Now I don't want to end up sounding like I enter these issues looking for something to whine & moan about, as I'll freely admit that Chuck Austen is not a writer whose work I'm particularly fond of. However, I'm noticed this is a trend in most of my recent reviews of his work, as I seem to feel some need to justify my dislike of his work, as if I had a personal vendetta against him. I've never met the guy, but given Joe Quesada seems to be rather taken with him I imagine he's a great guy to hang with. Now his reaction to online criticism is a bit dismissive, but than again I find myself agreeing with many of his points, and I will give him credit for addressing the concerns that fans have expressed. However, I do believe I'm done making excuses for why I should be allowed to dislike his work, as the simple fact is that it's simply not very good. Now in the interests of keeping this little rant linked to the issue at hand, I'd like to point out how empty this book has felt since Chuck Austen took over, as the Exiles express no individual personality, except of course unless it serves the story to have one of their number acting like a deranged psychopath. One also has to love the sissy boy that Chuck Austen has inserted into the story in the place of Wolverine, as if Logan is terrified than surely these are some truly frightening villains, right?
Clayton Henry is an artist who can be quite impressive in some moments (e.g. the double page shot of the werewolves moving in to attack), but then there's also pages where one is left to wonder what happened to the talented artist whose work was so strong only moments before. I mean the scene where the car carrying Alex to safety is attacked is a very awkward looking sequence, as the not only does it look like that is no way one could fit the Juggernaut inside that vehicle, but the art also has to have picked one of the most visually unimpressive ways of showing the attack. The same holds true for pretty much every scene involving the werewolf villains, as while I realize that it's difficult to make these creatures look scary on a brightly lit summer day, the simple fact of the matter is that it's the art's job to make them look threatening, and Clayton Henry makes these creatures look like big teddy bears. Heck even the glowing red eyes, combined with the sharp teeth & claws fails to overcome the simple fact that these werewolves are unable to visually convey any real sense of danger. On the other hand the art does manage to make Havok look like he's a very real danger, as the art does some very nice work detailing the raw intensity of his power. The cover image is also pretty nice, as the two powers of the featured characters makes for a fun contrast.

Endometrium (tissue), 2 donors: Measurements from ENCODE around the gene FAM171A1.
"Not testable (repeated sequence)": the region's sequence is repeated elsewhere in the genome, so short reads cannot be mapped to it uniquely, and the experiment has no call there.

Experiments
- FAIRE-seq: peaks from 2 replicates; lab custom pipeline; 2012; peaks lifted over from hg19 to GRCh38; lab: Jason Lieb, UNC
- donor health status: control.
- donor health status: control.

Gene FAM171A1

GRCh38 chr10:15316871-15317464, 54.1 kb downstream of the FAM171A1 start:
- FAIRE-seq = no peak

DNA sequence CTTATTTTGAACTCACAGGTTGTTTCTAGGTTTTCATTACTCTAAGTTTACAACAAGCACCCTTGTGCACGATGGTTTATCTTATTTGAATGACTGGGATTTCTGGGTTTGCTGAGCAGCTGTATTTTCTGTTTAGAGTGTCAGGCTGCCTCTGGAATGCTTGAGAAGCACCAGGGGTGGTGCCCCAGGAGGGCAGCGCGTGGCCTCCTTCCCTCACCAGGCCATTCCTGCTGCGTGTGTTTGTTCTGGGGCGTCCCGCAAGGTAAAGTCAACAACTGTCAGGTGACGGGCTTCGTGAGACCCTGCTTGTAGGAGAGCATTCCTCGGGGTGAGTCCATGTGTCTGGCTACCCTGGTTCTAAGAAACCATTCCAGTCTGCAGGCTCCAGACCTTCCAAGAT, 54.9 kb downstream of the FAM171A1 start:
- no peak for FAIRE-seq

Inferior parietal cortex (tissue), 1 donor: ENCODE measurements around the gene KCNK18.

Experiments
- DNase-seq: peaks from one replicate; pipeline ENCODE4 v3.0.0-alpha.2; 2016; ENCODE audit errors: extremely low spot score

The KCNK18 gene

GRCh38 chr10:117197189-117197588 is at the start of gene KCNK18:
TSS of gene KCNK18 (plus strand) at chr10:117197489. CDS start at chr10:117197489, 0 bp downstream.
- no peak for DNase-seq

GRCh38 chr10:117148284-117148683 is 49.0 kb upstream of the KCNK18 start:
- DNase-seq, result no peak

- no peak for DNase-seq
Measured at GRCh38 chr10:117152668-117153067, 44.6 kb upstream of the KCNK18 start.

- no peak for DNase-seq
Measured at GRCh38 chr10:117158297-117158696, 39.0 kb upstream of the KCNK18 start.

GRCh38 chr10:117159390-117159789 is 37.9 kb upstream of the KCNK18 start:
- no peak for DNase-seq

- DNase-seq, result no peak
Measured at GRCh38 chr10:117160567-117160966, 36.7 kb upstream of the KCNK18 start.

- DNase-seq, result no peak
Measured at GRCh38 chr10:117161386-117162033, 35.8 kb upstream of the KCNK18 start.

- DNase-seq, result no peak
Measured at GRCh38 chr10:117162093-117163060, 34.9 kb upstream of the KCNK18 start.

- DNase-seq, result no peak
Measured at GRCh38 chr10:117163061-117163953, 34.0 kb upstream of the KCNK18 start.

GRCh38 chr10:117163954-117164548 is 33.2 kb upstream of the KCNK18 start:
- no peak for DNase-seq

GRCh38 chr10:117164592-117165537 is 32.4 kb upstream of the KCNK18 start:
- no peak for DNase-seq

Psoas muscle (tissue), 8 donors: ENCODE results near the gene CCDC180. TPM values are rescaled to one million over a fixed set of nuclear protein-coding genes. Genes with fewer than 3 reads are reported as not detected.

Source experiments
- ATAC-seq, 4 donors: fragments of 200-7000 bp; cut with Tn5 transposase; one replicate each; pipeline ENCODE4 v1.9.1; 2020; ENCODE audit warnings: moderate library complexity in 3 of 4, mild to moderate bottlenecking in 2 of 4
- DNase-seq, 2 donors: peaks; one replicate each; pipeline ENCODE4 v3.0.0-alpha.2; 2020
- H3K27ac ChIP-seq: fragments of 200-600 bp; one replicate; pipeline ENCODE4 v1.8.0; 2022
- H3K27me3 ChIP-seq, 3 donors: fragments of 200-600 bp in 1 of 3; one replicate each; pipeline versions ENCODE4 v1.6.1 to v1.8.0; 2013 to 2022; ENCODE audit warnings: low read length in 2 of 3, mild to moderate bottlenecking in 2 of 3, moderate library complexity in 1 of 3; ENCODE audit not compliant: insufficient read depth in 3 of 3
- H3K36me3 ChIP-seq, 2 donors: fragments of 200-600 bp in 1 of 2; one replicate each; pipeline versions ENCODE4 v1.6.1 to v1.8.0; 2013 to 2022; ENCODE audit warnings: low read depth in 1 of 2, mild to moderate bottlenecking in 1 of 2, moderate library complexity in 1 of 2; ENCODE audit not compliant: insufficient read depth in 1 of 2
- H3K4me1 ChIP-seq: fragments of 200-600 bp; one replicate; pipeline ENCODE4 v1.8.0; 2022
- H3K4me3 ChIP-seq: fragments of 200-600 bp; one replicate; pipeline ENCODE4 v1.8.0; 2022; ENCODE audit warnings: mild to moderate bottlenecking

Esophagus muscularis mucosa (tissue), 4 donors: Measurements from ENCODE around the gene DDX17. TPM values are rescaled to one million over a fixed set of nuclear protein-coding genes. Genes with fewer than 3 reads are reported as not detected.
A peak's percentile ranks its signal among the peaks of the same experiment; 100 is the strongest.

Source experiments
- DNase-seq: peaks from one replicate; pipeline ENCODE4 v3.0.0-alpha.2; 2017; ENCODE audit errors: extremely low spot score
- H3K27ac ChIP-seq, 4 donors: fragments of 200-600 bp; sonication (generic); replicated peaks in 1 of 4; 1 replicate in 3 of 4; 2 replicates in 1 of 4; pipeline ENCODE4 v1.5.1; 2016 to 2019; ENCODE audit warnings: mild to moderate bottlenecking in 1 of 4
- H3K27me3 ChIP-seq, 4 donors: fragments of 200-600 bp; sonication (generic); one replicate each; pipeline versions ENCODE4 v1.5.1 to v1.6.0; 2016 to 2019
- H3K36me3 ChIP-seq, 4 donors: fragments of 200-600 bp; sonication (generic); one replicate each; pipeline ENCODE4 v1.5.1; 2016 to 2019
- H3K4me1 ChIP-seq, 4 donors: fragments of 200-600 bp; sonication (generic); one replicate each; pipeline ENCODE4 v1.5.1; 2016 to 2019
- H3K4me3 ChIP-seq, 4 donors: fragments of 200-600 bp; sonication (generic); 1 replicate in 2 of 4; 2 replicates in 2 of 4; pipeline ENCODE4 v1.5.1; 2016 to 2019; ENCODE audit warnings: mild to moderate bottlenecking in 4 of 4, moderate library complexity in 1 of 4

Chuck Austen continues to use this book as a dumping ground for Uncanny X-Men plots, as the Exiles are given very little to do but stand around getting their heads handed to them by the various baddies that are running around in these pages. However, this book also has the annoying habit of cutting away after the villains are finished with their ranting & raving, so we're even cheated out of the simple enjoyment of seeing the fights, as most of the action plays out off panel. So instead of seeing how Wolverine was taken down, or how Morph was ripped apart, we're told this is what happened after the fact. There's also the awkward writing like when Illyana decides the best way to elicit Angel's help is to act like a complete lunatic. However, the biggest disappointment would have to be the flat, unimaginative villains, whose big plan is the murder of two children, which we all know is never going to happen. A very mediocre issue of the Uncanny X-Men pretending to be an issue of the Exiles.